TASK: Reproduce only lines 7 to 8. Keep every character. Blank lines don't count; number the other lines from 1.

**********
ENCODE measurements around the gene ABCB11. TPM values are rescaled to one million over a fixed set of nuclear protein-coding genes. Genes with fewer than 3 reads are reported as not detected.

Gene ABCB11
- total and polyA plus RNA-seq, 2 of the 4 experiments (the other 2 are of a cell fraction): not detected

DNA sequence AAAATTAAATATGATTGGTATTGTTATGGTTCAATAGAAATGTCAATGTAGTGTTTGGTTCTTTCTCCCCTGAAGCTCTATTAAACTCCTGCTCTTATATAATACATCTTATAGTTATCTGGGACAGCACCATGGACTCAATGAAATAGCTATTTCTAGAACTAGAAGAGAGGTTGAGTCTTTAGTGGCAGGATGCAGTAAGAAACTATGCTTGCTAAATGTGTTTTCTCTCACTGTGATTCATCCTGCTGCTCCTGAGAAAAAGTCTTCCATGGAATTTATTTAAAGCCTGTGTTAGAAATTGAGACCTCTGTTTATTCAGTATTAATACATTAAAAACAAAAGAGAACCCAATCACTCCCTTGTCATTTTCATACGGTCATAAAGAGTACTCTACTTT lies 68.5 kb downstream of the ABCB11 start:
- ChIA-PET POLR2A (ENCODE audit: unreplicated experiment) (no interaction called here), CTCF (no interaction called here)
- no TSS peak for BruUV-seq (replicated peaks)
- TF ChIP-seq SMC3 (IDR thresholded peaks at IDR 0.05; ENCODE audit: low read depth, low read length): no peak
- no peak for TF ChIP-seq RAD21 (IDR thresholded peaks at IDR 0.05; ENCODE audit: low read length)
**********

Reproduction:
- TF ChIP-seq SMC3 (IDR thresholded peaks at IDR 0.05; ENCODE audit: low read depth, low read length): no peak
- no peak for TF ChIP-seq RAD21 (IDR thresholded peaks at IDR 0.05; ENCODE audit: low read length)